Fintech providers need to find a balance between what’s new and what works, eMoney Advisor’s new CEO Ed O’Brien said at the eMoney Advisor Summit on Wednesday.
“Innovation is great” when it’s fast, he said, “but it has to be precise and accurate” to help advisors remain compliant in such a highly regulated industry.
Drew DiMarino, head of sales for eMoney, noted at the conference in Orange County, Calif. that, since 2010, $50 billion has been invested in fintech companies.
“Fintech is exploding,” he said, and to that end, eMoney hosted a hackathon on Wednesday where advisors and eMoney developers got together to build a prototype for new technology. The winner of the hackathon will be announced Friday.
But O’Brien said although a wave of integrations in the industry is driving advisor productivity, simply counting the number of integrations a firm offers isn’t enough to distinguish it as a tech-driven firm. “Most advisors are now telling us that it’s not the number, it’s ‘What does that integration do? How does it make me a better advisor?’” he said.
He added there are 30 integrations on eMoney’s emX platform and “20 of them are select integrations that are really deep integrations.”
O’Brien said, “We want to make sure we have the right” technology partners, “but from there, how we think about the workflows that are integrated, the touch points and the next generation, that’s all coming directly from our client base.”
There are 40,000 users of eMoney, O’Brien said, and about 20% or 25% are taking advantage of those integrations. “We don’t have a lot of single-sign-on integrations anymore and that’s not the path we’re going to take.”
As an overall philosophy, O’Brien noted, “Planning-led advice is probably the future of this business. Leading with performance probably isn’t” how advisors will interact with clients in meetings in the future.
Joel Bruckenstein, publisher of Technology Tools for Today, spoke with O’Brien on stage at the summit. O’Brien joined eMoney Advisor in March. He was honored as one of Investment Advisor’s IA 25 in May.
Fidelity acquired eMoney Advisor in 2015, and is the majority owner of the firm, O’Brien said. He added that he left Fidelity, where he was head of platform technology, for eMoney to focus on developing planning-led advice tools.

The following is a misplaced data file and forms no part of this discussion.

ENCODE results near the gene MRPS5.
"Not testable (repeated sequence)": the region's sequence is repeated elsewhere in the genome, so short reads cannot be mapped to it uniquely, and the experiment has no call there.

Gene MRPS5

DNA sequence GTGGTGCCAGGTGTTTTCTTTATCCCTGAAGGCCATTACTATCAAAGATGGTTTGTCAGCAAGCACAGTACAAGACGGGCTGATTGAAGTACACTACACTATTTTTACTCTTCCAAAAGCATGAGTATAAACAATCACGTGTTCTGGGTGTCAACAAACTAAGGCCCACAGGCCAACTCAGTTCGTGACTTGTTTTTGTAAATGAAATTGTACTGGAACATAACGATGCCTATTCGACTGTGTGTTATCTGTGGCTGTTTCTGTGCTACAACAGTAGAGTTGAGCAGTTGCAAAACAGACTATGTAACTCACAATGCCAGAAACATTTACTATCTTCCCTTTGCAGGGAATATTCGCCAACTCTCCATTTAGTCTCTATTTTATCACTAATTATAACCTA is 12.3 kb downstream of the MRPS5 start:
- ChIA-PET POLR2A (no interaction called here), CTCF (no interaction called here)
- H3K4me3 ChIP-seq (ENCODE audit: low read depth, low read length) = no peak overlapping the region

The average employee age at eMoney is just 27, O’Brien said. “I feel like I’m working with my kids most days,” he joked, but “the digital natives are a different generation and you need to be responsive to that,” he said.
Bruckenstein noted that some advisors, especially at smaller firms, have concerns about technology that is customizable at the expense of efficiency.
“Ask yourself if [customization] is really driving value in the relationship with you and the client,” O’Brien said. “If the answer is no…you definitely have better things to spend your time and energy on.”
Who Owns Data?
Regarding account aggregation, Bruckenstein asked, who does data belong to?
“There seems to be some question, both legal and from a contractual standpoint, around whose data is it and who should have access to it,” Bruckenstein said.
O’Brien said most customer agreements probably say data belongs to the end client. “Is this industry ready for a wave of governance around data?” he asked. “I think yes.” Data has been freely passed around the industry, he said. “What happens when the client leaves you or you leave eMoney? I would fall back to it’s that client that owns it.”
Bruckenstein noted that advisors have the “high ground” in the data ownership argument, and urged advisors to speak up on behalf of clients to representatives in Congress and regulators. He referred to medical records, which weren’t owned by patients until an executive order gave them access. “We need the same kind of action on behalf of our clients when it comes to data,” Bruckenstein said.
At eMoney Advisor, data aggregation’s “single purpose” is to make it easier for a client to work with their advisor, O’Brien said.
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